School of Ants is a great environmental education initiative for Australian citizens, immersing them in the natural world to learn about ants in your immediate vicinity. So much of our understanding about our world is based on ecosystems and places far from our urban spaces, but right underneath your feet are wonderfully complex assemblages of little things that run the world. Ants play important roles as waste and pest managers, soil engineers and nutrient recyclers in our cities and towns. Get to know the species that are helping you.
Engaging in and contributing to the science, collecting data and tracking ants, Australian citizens and school students can help answer big ecological questions we all we as their own burning questions, and broaden their world to insects, the most abundant creatures in the world, and those we could not live without.
Our Code of Conduct tackles the ethics of using invertebrates in research and education. It is a topic not often brought up in schools or every day life for that matter!
If you’re a participant in the School of Ants project, you might find yourself with questions about collecting methods. Please read our Code of Conduct, which aims to provide guidelines to participants, but also briefly explain why killing some worker ants for research might be OK. We also direct you to further information about using animals in research if you would like to know more.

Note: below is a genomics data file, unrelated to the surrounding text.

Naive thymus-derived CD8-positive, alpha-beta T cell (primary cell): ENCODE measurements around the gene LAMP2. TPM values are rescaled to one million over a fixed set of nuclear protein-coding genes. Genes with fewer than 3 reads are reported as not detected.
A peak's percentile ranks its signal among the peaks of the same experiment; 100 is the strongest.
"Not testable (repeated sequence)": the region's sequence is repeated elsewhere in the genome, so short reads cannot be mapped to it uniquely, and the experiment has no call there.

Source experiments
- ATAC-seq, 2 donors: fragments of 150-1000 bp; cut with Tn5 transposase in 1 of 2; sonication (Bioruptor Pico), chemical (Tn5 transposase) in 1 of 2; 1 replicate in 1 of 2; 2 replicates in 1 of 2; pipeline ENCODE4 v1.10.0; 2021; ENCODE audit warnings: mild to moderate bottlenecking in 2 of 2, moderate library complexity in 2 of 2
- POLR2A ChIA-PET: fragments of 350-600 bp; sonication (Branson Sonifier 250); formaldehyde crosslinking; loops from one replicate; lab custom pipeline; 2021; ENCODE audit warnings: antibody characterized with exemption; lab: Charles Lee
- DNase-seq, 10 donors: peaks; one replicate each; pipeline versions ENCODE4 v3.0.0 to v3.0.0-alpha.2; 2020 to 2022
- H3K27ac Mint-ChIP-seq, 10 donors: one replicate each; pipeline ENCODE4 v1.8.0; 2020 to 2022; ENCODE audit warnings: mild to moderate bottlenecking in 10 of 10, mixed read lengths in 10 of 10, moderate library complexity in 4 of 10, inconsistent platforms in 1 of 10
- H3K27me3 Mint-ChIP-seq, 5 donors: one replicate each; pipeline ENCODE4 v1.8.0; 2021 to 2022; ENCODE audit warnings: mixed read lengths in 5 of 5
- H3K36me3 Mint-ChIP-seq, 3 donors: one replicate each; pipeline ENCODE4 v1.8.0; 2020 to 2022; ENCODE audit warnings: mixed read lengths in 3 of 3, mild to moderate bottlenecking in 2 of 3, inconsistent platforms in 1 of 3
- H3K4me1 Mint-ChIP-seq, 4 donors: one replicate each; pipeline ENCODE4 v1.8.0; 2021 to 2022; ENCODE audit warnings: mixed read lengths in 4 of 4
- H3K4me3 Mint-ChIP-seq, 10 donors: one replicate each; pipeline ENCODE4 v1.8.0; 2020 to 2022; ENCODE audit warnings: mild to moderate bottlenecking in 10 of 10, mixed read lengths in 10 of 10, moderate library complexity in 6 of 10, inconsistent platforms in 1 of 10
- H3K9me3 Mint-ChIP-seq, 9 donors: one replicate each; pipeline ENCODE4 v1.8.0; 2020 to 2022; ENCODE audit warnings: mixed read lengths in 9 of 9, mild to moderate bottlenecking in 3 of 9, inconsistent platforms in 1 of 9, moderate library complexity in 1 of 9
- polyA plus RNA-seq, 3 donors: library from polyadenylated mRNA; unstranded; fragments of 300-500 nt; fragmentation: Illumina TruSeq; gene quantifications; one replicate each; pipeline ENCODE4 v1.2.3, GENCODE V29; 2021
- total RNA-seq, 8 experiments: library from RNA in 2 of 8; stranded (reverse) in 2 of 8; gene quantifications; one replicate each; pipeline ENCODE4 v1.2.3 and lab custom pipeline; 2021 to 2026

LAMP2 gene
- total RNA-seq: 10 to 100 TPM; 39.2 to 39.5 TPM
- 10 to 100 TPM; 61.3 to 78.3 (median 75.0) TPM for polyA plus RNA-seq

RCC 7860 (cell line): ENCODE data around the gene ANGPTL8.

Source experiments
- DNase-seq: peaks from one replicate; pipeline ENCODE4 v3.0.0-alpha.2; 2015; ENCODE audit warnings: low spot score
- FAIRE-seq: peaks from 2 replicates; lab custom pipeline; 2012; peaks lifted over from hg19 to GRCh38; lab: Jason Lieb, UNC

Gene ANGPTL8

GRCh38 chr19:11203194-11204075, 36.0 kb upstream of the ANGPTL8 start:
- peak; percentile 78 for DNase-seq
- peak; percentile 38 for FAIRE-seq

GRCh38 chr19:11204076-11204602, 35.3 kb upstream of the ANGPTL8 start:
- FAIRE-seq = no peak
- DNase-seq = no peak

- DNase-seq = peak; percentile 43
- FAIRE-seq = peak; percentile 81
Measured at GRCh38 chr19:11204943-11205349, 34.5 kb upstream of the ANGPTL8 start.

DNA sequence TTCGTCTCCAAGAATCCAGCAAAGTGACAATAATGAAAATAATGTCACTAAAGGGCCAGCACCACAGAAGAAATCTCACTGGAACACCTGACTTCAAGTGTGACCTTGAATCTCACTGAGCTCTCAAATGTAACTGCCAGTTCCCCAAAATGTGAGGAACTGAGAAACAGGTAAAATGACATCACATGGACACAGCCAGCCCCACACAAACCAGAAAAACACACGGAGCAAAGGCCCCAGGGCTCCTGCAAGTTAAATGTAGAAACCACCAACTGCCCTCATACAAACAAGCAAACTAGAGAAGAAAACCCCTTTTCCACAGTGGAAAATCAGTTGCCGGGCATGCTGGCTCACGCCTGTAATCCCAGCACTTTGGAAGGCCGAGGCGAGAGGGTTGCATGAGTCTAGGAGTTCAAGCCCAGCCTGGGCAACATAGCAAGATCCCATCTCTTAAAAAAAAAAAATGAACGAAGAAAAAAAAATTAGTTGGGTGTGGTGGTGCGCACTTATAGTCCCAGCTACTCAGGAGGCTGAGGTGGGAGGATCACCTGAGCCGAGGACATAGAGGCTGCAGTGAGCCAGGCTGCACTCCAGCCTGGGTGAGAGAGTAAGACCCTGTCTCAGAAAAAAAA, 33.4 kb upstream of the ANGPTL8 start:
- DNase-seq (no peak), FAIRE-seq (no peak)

We welcome your feedback on any ethical issues you have about collecting insects for citizen science projects. Please email us at firstname.lastname@example.orgDownload the Code Of Conduct
A myrmecological crosswordDownload Resources Now
fANTastic ANT wordsDownload Resources Now
Find ANT WordsDownload Resources Now
Need some inspiration for starting an ANT story? Try these..Download Resources Now
Here’s half an ant! Choose your symmetry for the other half!Download Resources Now
Group your ANTS by morphospecies using this simple tableDownload Resources Now
King Phillip Came Over For Good Spaghetti. Easy acronym to remember classification hierarchy, with example using Australian Meat Ants.Download Resources Now